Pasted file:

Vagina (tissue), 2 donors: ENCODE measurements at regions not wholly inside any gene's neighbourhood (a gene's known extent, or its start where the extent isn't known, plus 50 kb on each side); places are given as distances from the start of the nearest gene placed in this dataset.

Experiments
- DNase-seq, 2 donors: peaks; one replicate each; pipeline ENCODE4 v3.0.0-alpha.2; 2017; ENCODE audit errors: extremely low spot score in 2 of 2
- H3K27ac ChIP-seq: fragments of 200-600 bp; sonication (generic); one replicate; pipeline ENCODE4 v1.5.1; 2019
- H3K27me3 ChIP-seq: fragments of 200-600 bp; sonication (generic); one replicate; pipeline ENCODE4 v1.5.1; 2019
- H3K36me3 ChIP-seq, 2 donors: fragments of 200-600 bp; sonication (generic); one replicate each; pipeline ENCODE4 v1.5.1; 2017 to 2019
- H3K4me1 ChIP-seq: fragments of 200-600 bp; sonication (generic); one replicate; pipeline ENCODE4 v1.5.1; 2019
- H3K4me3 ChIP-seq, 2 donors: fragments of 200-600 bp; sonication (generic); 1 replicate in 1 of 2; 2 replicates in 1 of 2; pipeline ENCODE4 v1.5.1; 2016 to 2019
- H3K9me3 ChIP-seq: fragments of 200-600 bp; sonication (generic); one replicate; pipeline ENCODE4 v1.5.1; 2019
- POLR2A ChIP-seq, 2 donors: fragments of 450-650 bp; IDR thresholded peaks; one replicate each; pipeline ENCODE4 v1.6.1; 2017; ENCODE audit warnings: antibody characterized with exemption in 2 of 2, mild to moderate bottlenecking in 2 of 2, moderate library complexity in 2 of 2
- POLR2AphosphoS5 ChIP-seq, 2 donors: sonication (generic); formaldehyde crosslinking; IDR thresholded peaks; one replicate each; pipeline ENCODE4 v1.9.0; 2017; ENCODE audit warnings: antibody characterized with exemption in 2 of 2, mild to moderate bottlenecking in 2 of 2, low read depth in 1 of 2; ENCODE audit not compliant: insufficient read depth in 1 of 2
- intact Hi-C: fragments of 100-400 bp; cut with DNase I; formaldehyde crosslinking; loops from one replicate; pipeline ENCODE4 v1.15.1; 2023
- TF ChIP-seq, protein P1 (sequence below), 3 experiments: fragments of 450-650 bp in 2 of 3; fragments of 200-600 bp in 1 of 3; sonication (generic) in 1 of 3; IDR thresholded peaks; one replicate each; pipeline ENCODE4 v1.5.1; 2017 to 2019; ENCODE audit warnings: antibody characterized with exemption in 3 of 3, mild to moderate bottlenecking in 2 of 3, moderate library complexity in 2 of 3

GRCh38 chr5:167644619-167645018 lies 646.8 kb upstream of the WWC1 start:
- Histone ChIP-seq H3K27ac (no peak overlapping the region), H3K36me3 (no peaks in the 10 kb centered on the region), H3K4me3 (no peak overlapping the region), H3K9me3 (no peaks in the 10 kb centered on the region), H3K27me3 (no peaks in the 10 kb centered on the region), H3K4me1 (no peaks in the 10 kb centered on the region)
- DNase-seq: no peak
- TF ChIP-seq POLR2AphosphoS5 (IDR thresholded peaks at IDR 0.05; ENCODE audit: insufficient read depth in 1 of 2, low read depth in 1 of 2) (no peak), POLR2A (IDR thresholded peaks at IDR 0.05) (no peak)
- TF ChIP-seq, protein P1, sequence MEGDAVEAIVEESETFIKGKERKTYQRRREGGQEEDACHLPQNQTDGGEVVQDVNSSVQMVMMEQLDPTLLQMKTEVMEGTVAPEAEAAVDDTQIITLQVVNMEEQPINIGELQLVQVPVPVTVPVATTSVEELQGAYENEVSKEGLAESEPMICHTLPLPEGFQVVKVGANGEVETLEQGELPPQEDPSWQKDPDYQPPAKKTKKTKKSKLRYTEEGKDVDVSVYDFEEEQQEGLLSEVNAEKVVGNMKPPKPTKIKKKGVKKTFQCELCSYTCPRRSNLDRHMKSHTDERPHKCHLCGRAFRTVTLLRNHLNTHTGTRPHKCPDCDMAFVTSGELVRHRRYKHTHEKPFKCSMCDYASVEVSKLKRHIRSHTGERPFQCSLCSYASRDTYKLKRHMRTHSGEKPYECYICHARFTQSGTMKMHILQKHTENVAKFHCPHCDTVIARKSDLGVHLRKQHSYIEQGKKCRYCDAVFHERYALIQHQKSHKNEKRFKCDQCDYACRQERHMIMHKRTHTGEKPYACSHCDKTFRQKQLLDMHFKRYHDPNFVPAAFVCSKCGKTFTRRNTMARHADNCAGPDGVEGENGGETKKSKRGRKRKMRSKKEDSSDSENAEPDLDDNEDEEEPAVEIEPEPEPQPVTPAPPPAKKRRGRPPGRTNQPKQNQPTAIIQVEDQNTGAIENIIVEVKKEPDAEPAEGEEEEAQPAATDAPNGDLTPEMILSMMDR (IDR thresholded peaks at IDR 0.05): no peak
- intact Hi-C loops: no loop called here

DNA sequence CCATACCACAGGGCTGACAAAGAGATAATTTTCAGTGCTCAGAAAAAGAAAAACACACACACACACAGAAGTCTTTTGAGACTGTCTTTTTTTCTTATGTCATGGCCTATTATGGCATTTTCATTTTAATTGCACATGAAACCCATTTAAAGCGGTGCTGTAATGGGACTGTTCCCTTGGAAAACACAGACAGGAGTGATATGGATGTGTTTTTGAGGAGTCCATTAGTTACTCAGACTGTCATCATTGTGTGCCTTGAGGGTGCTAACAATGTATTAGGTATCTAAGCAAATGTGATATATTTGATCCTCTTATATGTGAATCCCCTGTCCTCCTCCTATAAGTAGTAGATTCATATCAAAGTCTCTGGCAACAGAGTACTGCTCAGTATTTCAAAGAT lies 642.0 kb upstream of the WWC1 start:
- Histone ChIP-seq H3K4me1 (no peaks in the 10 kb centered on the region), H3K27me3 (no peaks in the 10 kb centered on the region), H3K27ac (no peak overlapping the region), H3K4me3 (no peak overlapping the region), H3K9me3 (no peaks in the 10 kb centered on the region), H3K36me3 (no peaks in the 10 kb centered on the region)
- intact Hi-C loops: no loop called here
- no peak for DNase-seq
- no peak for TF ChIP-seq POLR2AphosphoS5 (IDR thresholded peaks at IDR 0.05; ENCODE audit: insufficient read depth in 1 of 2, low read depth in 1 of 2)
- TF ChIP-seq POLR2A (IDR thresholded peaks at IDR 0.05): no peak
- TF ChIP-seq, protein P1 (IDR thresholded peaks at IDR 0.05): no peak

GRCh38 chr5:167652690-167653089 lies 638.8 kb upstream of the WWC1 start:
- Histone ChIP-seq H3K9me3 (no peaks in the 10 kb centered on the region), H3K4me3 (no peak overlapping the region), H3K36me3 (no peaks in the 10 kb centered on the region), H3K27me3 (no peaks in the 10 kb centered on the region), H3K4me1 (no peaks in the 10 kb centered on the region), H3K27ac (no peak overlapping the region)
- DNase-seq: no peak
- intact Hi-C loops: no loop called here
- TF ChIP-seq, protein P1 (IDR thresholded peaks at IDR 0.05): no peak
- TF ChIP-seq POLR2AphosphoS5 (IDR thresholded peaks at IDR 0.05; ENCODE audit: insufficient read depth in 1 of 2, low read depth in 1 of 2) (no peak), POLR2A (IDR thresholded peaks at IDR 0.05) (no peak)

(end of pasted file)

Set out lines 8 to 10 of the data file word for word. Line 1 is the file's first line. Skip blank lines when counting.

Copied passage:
- H3K4me3 ChIP-seq, 2 donors: fragments of 200-600 bp; sonication (generic); 1 replicate in 1 of 2; 2 replicates in 1 of 2; pipeline ENCODE4 v1.5.1; 2016 to 2019
- H3K9me3 ChIP-seq: fragments of 200-600 bp; sonication (generic); one replicate; pipeline ENCODE4 v1.5.1; 2019
- POLR2A ChIP-seq, 2 donors: fragments of 450-650 bp; IDR thresholded peaks; one replicate each; pipeline ENCODE4 v1.6.1; 2017; ENCODE audit warnings: antibody characterized with exemption in 2 of 2, mild to moderate bottlenecking in 2 of 2, moderate library complexity in 2 of 2